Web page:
This was an application by the Defendant, a Russian company, disputing the Court’s jurisdiction to hear the claims brought by the Claimant against it. The claims were for substantial sums said to be due under two contracts of guarantee relating to the obligations of a third party under two long term charterparties.
The case concerned the approach to be taken to determining the governing law of a contract of guarantee under the Rome Convention in circumstances where the underlying contract contains an express choice of law clause, and the question whether cases decided prior to the Rome Convention such as Broken Hill v Xenakis  2 Lloyd’s Rep 304 were still good law.
In dismissing the Defendant’s application, Mr Justice Andrew Smith held that, while the cases decided prior to the Rome Convention were no longer authoritative, in the circumstances of the present case the fact that the charterparties were expressed to be governed by English law, coupled with the close connection of the Defendant and the charterer, allowed the court to infer with reasonable certainty that the contracts of guarantee were also intended to be governed by English law.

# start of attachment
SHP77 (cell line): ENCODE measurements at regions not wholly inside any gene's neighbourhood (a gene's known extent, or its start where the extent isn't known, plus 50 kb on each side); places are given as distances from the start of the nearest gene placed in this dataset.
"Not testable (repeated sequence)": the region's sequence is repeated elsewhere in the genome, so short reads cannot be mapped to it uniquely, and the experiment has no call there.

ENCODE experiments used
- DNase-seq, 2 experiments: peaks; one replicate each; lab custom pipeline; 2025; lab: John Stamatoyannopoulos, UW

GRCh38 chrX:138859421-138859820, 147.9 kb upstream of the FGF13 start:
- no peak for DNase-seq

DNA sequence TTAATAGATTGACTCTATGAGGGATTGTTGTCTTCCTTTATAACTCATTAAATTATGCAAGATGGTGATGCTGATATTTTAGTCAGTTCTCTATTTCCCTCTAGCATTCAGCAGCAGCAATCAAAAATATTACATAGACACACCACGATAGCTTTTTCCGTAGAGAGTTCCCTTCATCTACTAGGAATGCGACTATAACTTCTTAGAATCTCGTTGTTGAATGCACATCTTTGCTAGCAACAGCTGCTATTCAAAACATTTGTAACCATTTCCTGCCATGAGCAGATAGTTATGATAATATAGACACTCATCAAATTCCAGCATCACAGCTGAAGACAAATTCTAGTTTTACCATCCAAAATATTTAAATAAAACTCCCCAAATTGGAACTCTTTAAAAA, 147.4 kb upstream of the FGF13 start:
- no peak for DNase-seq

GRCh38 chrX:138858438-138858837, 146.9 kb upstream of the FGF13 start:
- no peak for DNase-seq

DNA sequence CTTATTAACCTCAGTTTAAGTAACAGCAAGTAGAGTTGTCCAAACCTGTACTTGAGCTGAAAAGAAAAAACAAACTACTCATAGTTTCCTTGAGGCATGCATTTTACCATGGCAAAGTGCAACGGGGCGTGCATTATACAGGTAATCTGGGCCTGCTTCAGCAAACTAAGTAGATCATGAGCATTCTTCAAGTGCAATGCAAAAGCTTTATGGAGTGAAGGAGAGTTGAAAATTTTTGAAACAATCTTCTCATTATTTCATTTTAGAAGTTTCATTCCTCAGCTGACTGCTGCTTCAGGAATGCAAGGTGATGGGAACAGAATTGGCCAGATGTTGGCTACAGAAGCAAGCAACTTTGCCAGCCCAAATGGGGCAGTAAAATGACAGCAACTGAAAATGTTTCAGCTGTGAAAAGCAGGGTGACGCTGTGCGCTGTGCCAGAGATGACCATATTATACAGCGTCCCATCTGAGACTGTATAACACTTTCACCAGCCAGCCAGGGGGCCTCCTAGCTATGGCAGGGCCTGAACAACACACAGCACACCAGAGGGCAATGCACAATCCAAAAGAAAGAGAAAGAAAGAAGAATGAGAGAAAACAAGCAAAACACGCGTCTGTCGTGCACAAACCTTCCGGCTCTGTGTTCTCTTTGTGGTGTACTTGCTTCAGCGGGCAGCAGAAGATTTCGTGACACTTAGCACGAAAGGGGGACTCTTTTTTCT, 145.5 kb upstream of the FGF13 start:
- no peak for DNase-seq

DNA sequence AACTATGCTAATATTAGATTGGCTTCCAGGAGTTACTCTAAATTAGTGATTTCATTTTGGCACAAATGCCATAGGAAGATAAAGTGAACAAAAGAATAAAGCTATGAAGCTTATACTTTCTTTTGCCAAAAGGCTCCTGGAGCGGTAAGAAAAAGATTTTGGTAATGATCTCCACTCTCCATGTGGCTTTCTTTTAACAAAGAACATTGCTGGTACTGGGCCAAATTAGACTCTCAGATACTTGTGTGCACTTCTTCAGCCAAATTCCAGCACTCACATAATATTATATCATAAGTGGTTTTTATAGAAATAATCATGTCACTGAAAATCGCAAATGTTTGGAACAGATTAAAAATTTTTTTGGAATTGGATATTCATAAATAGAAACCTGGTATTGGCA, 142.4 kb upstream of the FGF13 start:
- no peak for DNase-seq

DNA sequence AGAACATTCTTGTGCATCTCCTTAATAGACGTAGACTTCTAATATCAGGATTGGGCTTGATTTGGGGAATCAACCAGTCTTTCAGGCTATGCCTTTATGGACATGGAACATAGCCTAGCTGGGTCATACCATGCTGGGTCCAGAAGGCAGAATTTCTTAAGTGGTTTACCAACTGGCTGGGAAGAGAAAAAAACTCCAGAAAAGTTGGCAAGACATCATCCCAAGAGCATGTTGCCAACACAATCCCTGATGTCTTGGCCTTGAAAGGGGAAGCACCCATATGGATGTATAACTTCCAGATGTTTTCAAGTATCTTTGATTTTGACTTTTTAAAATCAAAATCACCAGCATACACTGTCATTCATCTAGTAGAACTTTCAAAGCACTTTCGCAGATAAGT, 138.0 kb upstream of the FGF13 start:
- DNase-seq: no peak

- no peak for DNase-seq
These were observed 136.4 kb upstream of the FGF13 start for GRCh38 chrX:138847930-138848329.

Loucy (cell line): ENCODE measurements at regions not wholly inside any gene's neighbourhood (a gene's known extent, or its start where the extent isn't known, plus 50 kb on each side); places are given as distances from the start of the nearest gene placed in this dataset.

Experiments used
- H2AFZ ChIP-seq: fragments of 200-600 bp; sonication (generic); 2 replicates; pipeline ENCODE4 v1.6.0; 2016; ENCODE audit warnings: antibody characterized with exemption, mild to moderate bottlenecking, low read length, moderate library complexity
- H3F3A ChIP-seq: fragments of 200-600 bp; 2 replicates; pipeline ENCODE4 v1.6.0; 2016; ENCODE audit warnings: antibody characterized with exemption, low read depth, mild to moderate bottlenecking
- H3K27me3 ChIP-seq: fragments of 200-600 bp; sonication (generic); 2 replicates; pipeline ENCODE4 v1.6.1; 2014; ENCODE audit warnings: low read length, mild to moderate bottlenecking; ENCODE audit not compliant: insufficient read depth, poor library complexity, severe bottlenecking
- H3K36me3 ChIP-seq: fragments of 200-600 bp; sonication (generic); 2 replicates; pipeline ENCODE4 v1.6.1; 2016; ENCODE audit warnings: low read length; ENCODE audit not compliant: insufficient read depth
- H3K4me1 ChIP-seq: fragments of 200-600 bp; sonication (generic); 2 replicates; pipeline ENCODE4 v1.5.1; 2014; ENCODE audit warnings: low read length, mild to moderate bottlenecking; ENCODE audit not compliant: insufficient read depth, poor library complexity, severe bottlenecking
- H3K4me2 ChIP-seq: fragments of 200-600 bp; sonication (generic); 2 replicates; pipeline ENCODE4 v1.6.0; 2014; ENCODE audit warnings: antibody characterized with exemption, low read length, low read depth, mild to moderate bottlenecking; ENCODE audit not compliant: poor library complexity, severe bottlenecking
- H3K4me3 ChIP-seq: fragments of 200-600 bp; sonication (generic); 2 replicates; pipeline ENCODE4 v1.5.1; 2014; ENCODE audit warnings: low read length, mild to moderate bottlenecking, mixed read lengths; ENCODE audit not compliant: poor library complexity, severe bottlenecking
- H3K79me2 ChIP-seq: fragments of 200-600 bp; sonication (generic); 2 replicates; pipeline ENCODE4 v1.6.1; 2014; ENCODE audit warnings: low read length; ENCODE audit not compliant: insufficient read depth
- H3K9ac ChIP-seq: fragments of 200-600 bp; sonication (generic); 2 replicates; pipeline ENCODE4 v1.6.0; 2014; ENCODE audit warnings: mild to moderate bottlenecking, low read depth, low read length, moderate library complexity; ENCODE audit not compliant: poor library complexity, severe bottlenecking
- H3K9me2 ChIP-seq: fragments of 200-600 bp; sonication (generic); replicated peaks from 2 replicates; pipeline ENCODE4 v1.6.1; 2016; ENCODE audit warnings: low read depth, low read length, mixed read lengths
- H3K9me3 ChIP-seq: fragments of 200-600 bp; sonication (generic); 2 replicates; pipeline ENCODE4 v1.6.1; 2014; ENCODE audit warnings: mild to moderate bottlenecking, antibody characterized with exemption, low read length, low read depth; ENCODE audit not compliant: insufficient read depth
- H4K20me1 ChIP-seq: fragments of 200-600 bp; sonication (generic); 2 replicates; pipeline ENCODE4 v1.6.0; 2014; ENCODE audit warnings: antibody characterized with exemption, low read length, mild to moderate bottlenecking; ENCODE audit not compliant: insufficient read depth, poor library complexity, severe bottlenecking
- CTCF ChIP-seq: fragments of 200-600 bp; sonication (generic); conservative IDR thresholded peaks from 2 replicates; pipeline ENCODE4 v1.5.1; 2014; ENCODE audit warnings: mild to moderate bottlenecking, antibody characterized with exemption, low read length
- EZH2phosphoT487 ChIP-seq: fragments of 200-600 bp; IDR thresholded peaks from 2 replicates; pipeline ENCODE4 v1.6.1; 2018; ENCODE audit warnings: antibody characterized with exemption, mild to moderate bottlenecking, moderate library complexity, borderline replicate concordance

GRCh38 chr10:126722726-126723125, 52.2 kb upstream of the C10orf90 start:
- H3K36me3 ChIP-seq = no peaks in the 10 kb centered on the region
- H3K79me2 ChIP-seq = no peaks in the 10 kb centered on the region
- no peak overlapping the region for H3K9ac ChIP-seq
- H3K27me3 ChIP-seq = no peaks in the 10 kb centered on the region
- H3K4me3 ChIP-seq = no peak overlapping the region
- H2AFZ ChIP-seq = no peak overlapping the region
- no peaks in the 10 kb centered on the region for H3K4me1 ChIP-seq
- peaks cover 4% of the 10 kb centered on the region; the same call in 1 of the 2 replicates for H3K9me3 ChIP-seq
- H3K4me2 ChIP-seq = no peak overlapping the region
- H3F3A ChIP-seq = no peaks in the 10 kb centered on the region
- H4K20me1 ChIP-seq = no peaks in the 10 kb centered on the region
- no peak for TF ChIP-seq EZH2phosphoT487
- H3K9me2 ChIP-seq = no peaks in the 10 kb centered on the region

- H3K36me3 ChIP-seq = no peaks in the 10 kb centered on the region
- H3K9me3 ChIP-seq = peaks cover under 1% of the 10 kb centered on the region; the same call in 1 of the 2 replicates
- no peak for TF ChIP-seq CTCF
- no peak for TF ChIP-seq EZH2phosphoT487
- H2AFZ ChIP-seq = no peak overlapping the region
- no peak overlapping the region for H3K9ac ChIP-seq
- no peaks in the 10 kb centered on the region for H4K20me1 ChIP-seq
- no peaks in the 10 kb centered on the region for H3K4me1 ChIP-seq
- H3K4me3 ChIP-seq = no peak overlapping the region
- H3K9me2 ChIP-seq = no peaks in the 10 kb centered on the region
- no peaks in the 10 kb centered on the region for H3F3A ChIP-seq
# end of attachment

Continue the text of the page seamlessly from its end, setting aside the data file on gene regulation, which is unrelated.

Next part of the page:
Charles Kimmins QC and Luke Pearce appeared on behalf of the Claimant.